What ejector seats? nice to have but not likely The Heinkel one with the mortar charge under it? What he can do, Avro can do. Heinkle was only one of three to address this problem, but they were all designed after the Lanc, so are irealivant!
2. 1943 They don't have time to waltz around. The Lancaster is the bomber that carries the air war on its back. It fortunately is not as bad a design as the B-17 for what we want, so we can work with it.
How is it nearly as bad as the B-17 and in what way?
... That's the problem with photographic bombing maps in general. Deal with it. Use the appropriate IR inks. Those exist and were known. US used them.
a lot of work to counter a issue that didn't exist.
But it did exist, hence the USAAF went to the trouble.
that nose, okay, I see your good point, but didn't you mean CANOPY, too? There you don't have a choice. You have to have blow-out panels for either manual bail-out or ejector seat. That sheeting is THICK and HEAVY. Ease of manufacture is the key, time and expense likewise. Tradeoffs are acceptable.
no canopy i agree was not practical, it was also a problem for your ejector seats and you need to ensure the exit route is clear
British RAF opinion, and as the USAAF proved in combat; a wrong one. The remotes worked very well. Easier to stabilize in 2-d, traverse, elevate; smaller, and weighed MUCH less, so more ammo aboard. Easier to bail out the gunner from an observer blister too.
problem was that at time positioning your gunner so far away from your turret meant that his view was virtually non existent, the manned tail turret was the most effective defense during the war period.
The gimbal quad mount can be stuck under the gunner bubble, as it was in the later B-47.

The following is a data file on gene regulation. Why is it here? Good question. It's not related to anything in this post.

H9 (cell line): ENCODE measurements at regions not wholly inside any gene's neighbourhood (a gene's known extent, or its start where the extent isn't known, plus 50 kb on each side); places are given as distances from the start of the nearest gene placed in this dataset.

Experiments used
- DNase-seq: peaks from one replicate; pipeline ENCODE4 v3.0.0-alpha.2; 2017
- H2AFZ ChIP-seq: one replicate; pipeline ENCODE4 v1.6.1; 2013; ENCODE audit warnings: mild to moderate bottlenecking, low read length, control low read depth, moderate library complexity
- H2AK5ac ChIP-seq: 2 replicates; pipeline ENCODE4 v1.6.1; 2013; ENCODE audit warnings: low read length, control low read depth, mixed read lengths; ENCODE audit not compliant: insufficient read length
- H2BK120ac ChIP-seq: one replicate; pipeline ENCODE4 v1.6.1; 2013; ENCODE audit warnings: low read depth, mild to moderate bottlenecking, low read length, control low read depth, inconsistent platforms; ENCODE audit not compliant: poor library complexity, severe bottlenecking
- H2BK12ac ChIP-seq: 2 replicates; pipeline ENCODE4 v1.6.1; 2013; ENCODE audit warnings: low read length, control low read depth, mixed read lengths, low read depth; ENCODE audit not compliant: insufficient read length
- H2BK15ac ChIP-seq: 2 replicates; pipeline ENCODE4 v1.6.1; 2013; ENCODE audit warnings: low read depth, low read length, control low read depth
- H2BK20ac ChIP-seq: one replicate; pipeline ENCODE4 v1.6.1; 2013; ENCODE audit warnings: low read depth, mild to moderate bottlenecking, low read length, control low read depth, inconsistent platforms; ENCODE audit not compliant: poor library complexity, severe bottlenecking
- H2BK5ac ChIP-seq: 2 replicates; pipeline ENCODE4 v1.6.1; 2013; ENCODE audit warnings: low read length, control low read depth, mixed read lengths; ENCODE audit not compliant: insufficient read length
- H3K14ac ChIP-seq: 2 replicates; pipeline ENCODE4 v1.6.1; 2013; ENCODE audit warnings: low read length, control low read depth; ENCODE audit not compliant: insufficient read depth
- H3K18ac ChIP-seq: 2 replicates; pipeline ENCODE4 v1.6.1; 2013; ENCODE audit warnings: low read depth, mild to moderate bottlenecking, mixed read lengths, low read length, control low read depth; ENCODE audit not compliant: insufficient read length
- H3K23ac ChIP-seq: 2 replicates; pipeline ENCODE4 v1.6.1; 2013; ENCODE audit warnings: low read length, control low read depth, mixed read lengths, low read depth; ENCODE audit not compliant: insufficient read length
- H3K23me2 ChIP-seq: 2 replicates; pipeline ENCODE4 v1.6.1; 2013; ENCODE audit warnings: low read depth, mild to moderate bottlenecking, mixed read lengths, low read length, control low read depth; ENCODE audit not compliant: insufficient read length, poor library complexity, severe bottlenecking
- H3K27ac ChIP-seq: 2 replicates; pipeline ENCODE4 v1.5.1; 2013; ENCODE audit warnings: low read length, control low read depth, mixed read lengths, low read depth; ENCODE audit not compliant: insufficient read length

a. The Lancaster wasn't made until '41.
and the turret to take 0.5s didn't arrive to 43/44 they did try US B-24 liberator units but they were incompatible with British planes (electrical vs hydraulic iirc)
I prefer 100% electrical control and feed. Hydraulics may seem lighter but in reality not. Electrical allows fine control and slam stop with variable slew elevate track. Plus there is FIRE hazard with hydraulics.
Actually the cowling of an engine is aerodynamic critical, even stuck behind the prop the drag of a poor design (not that the Pod Merlin was poor just compromised) had significant effect of drag, had you designed the unit to work with the wing a gain in performance could have been achieved, look at the difference between that of the Halifax and the Lanc or for that matter the later Lanc with the annular radiators;
Not making myself clear, before so I explain. When you fiddle with the cowl geometry, you start modifying criticals such as plumbing, external air cooling flow around an ICE block and its radiators. As you apply lessons learned you can change the power-egg arrangement as installed in the factory, but that is COMPLEX and more uncertain as to result. Changing the propeller geometry is a LOT simpler, easier and yields immediate benefit with field retrofit without fouling things up on the factory floor.
Prop design was still a art rather than science not all developments worked on all airframes, it is often a tradeoff of speed and climb, the power egg was not even AVRO but was a joint development between RR and Bristol and was initially a temporary arrangement until AVRO could build its own Merlin installation but were good enough until the annular radiator installation arrived
Agreed that prop design is an art form. The US could do it by the numbers (NACA) but apparently not the British (at least not without help.) So get the HELP. Tizard has to be reciprocated someway.
Time is the driver. You want to keep those bombers rolling out as fast as you can with as little down time as possible, while improving them as much as you can. That is why the Dyson special is essentially a MB III modified with manual bailout through the canopy for the main crew and a better tailgun that fits in the existing B III balcony space. The bomb-aimer goes out the nose-belly trapdoor (How he enters) while the gunner climbs through the roof hatch on his turret to jump.
B wrote: that nose, okay, I see your good point, but didn't you mean CANOPY, too? There you don't have a choice. You have to have blow-out panels for either manual bail-out or ejector seat. That sheeting is THICK and HEAVY. Skin thicknes was less than ONE Milimeter thick! So how is it thick and heavy? If this is proof of your aerodynamic engineering knowledge???
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